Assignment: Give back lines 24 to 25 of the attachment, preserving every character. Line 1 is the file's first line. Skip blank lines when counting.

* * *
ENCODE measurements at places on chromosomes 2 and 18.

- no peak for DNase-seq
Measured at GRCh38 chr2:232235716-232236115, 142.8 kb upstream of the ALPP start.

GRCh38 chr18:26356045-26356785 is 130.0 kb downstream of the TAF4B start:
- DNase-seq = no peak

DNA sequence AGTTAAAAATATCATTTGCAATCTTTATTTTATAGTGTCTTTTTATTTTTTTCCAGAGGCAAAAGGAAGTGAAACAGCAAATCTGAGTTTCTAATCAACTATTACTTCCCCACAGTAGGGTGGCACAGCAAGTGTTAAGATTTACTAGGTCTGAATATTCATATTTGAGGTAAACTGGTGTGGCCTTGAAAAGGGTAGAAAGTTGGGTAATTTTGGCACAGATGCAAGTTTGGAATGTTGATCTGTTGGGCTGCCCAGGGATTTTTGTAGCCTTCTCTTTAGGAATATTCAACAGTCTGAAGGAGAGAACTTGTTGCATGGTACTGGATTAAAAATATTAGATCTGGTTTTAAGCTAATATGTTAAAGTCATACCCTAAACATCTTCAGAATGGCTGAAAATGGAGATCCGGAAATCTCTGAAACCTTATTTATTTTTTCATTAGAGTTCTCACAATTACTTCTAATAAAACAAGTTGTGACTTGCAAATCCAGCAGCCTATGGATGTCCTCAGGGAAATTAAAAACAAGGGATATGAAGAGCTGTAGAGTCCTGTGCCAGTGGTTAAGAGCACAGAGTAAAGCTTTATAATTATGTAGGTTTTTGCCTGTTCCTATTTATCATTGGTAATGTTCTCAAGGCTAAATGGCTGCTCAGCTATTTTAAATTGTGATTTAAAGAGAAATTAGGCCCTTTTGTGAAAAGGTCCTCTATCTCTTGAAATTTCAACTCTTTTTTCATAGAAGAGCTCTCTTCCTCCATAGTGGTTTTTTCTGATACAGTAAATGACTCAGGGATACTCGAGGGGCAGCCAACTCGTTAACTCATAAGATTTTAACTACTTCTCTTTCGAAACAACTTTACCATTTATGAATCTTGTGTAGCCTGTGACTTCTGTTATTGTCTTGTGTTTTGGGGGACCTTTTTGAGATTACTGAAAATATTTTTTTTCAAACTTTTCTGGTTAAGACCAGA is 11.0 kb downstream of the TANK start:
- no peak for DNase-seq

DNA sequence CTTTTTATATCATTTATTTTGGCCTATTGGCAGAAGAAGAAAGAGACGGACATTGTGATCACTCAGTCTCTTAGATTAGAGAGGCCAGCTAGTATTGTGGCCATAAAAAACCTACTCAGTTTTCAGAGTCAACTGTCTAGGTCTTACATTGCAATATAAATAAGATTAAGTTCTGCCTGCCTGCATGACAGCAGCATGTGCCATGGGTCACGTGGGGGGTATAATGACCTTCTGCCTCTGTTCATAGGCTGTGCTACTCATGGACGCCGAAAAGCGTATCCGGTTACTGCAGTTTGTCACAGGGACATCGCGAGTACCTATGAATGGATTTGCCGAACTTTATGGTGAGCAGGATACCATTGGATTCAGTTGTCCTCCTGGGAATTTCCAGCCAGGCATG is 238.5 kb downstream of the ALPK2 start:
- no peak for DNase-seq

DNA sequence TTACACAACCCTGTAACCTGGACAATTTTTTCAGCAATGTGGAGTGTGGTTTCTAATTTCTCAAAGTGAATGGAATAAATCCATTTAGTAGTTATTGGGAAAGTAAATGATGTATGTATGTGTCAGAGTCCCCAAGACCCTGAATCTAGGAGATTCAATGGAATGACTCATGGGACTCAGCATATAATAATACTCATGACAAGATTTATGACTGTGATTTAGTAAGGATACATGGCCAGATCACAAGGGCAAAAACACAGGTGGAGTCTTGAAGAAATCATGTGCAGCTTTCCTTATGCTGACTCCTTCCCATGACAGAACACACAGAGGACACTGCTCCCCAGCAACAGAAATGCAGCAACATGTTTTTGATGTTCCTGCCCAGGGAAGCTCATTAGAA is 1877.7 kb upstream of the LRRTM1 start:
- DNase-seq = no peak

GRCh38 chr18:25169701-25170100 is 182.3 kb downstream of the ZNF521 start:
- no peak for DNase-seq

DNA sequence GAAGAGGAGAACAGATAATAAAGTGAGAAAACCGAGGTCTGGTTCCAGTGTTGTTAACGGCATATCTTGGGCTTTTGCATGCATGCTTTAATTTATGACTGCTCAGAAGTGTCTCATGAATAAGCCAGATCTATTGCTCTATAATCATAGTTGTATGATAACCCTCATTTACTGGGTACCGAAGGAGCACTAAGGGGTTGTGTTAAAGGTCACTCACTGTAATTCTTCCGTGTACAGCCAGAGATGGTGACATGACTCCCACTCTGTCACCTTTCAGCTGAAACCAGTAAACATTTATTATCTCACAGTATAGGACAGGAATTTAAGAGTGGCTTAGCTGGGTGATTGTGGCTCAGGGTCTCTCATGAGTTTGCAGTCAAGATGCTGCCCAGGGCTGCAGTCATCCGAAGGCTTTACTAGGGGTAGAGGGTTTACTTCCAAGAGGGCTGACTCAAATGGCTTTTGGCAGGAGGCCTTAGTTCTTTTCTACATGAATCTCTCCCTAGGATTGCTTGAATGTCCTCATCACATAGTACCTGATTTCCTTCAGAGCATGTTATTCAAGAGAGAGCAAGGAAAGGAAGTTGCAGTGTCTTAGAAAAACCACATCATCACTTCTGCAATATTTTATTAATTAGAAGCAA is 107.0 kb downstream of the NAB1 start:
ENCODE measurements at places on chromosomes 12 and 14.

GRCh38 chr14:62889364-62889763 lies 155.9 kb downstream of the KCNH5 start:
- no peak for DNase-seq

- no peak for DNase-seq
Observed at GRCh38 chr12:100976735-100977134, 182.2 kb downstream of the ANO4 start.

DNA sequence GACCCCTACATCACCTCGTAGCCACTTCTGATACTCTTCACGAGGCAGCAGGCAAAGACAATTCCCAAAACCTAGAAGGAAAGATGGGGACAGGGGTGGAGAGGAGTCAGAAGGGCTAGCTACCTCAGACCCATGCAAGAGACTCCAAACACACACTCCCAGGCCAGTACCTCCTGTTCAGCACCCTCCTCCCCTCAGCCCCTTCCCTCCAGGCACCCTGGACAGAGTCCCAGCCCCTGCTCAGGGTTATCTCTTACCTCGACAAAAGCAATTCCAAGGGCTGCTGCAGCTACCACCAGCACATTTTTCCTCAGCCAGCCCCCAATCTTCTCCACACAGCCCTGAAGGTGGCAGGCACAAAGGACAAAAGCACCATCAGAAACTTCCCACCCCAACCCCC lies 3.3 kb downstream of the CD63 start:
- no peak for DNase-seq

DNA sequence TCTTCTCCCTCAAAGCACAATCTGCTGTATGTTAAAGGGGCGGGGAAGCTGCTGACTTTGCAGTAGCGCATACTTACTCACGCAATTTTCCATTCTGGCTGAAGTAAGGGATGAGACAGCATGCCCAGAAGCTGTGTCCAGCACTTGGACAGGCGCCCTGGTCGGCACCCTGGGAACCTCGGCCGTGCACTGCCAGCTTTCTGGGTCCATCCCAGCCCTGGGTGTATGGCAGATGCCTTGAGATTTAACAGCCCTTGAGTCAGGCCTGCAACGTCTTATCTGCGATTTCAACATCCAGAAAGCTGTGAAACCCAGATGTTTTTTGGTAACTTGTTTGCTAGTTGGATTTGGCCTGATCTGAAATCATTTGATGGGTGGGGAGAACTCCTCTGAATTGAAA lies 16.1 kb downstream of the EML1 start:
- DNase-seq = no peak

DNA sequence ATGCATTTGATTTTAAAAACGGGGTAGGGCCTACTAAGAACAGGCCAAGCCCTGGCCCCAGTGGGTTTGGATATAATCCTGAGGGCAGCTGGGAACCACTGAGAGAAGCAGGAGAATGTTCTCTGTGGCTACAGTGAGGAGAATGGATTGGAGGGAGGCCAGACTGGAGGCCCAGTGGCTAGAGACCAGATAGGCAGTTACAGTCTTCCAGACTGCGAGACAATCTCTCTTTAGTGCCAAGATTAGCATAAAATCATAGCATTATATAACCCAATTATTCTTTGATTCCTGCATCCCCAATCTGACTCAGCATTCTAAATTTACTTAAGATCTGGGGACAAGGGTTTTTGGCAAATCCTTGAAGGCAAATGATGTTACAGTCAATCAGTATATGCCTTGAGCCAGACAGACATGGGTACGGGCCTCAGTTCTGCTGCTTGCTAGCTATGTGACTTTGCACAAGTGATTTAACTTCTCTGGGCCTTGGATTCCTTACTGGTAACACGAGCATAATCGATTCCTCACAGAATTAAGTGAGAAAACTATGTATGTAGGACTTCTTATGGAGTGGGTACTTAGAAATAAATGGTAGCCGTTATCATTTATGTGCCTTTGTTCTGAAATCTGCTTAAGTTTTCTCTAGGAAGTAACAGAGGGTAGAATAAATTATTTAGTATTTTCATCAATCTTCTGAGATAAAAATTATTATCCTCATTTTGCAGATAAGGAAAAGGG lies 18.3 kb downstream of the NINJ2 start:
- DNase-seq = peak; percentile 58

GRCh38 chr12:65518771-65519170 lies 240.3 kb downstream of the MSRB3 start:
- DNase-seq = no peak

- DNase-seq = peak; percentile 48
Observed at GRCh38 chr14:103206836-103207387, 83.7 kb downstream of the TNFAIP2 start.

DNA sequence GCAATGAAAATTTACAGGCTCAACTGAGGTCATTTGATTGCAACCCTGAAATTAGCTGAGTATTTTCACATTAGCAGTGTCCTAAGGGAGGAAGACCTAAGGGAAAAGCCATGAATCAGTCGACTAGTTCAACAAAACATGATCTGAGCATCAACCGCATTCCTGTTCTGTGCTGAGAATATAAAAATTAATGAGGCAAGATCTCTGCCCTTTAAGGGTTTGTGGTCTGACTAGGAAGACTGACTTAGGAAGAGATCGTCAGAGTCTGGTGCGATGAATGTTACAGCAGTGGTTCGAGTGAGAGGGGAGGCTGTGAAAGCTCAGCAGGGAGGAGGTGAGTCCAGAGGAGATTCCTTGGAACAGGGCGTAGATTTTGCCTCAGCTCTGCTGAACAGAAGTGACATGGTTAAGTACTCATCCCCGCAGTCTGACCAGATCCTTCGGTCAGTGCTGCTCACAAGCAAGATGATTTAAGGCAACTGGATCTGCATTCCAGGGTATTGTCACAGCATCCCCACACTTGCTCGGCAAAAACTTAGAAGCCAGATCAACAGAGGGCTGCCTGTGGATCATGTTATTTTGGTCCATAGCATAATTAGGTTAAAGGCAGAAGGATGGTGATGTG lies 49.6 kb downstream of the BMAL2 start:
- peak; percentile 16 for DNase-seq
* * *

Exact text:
DNA sequence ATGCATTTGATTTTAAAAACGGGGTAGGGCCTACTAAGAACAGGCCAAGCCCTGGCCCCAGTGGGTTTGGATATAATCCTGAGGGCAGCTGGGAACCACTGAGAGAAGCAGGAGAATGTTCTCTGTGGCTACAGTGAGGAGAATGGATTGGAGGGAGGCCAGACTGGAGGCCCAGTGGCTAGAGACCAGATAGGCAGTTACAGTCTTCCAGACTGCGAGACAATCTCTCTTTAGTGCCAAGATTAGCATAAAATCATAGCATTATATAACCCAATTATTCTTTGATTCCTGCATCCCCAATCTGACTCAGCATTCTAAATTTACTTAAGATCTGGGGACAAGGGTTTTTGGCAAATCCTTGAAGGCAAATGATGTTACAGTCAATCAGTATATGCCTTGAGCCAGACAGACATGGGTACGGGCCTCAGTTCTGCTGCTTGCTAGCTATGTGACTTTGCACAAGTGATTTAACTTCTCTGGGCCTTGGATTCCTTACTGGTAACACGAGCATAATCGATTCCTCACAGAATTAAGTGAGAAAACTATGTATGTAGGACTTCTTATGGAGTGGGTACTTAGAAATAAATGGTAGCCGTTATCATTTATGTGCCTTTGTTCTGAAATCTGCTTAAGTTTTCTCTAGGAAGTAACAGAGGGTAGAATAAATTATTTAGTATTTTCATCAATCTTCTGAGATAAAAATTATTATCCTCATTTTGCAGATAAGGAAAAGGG lies 18.3 kb downstream of the NINJ2 start:
- DNase-seq = peak; percentile 58